Markets lose touch with reality — thank goodness
Financial market participants have watched in disbelief this week as asset prices have kept rising, while US cities burn, unemployment breaks records, a global depression becomes more likely and the coronavirus pandemic still rages.
The S&P 500 index is now less than 5% below where it started the year; corporate hybrid bonds are trading nearer senior paper than pre-crisis.
For the last decade, money printing by central banks has kept the market rising. It took a global pandemic to break the rally but now — in three months — the central banks have got that one sorted, too.
There is no sign of Atlas’s arms wobbling yet.
On Thursday, the European Central Bank slapped another €600bn of quantitative easing on the green baize table, and it clearly has more cards up its sleeve.
But the stakes are higher now. The divergence between a market dressed for The Ritz and an economy begging for pennies has never been wider.
To some, the market has become a parody of capitalism: so administered, so driven by technical factors that its mission of assigning prices to future cashflows and risks is a sham.
Central banks have painted themselves into a corner. By revealing that they can support markets — defending pension savings and companies’ access to capital — they have chained themselves to doing so. What benevolent deity would permit a financial recession if it had the power to avert it?
But such a rally can only ever be skin deep. Rather than saving the economy, policymakers have saved financial assets by divorcing their prices from reality.
Conventional wisdom implies such a vow to inflate asset prices can only have one outcome: the bursting of the ‘everything bubble’. Central banks are gambling on being able to rewrite the rules.
For capital markets issuers, the message is clear: get your difficult deals done now because it could get very messy.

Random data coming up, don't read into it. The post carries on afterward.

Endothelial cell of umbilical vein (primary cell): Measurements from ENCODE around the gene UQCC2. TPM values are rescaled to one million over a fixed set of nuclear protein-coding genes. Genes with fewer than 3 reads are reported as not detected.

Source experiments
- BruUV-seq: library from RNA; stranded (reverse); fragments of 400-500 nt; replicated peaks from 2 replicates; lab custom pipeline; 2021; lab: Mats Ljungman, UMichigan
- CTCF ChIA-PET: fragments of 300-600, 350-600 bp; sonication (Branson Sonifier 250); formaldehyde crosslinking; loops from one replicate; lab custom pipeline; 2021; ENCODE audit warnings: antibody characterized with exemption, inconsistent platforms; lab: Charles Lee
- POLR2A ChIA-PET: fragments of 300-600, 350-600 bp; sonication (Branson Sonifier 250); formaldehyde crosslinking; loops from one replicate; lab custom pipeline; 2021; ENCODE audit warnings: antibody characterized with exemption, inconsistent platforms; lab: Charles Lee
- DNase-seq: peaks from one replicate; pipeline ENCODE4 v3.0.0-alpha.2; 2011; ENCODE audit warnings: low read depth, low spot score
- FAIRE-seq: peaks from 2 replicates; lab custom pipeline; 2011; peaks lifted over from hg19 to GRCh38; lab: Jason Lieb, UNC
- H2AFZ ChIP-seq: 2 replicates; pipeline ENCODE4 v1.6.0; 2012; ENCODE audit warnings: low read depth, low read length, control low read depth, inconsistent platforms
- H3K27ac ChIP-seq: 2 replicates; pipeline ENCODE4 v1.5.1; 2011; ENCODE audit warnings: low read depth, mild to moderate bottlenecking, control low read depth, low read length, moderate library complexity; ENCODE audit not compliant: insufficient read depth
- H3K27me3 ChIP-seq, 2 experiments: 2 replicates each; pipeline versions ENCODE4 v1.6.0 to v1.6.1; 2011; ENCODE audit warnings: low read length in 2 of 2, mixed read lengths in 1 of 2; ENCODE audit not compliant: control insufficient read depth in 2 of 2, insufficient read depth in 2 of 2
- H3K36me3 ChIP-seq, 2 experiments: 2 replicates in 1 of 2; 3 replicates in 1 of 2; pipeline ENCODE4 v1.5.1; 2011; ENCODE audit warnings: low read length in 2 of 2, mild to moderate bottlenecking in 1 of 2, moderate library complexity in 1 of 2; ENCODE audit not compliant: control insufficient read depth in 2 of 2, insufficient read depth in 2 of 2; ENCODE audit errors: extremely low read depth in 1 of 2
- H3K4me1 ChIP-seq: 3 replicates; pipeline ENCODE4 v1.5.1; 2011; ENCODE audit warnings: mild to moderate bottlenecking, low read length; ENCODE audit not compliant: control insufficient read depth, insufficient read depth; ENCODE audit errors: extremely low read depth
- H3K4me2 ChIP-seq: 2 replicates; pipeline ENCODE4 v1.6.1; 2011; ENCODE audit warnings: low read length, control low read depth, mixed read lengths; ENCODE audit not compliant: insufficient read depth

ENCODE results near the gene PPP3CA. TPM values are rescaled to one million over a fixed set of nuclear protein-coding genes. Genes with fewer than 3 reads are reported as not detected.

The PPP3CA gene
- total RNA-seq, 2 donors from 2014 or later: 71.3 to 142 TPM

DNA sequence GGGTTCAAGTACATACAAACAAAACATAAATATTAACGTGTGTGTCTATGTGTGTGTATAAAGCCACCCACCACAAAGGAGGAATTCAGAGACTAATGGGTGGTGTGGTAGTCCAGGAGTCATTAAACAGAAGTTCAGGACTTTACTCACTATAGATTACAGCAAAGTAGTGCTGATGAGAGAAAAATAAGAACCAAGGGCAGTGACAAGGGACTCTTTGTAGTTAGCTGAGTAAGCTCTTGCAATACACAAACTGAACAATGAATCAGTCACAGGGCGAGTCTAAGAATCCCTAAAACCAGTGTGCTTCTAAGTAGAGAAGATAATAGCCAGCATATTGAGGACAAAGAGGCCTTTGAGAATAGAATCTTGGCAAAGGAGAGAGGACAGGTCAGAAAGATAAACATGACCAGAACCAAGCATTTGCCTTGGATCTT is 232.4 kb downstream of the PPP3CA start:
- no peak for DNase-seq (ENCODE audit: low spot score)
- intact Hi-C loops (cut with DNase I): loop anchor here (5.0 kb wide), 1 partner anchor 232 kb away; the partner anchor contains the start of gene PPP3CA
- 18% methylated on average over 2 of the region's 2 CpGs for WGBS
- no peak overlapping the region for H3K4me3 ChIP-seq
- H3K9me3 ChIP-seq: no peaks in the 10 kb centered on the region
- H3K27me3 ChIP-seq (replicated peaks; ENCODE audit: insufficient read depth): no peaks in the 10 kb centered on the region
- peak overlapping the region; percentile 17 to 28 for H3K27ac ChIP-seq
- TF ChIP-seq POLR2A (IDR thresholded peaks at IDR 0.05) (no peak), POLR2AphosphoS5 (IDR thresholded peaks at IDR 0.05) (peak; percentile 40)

Many understand this. Airbus and Danone this week returned for more bond funding, having issued in March.
In the banking sector, additional tier one capital has not been properly tested yet because spreads are still deemed too wide. In fact, the first issuer is likely to get a humongous book and reset spreads tighter, because investors are hungry for yield.
Even the most bullish of equity bankers are telling clients to sell stakes now, before the worst second quarter results in recent history are released.
But time is running out. Despite what policymakers like to tell us, they are running out of options. More fiscal spending is going to be difficult as budget deficits are already bulging.
More monetary easing is like pushing on a string if there is no actual demand for credit.
Yet however much markets induce vertigo, it would be wrong to rail at the central banks.
For emerging markets, the start of this crisis — it is probably still near the beginning — could have been so much worse if central banks had not turned on the firehoses of liquidity.
The fact that governments from Abu Dhabi to Guatemala have been able to tap markets so soon has helped to stave off a catastrophic credit crunch.
It is easy to forget how bad things looked in mid-March — when many EM government bonds were trading in distressed territory and money was pouring out of bond funds.
Asset price inflation is not the long-term answer to the world’s problems. But for now, this rally is buying valuable time.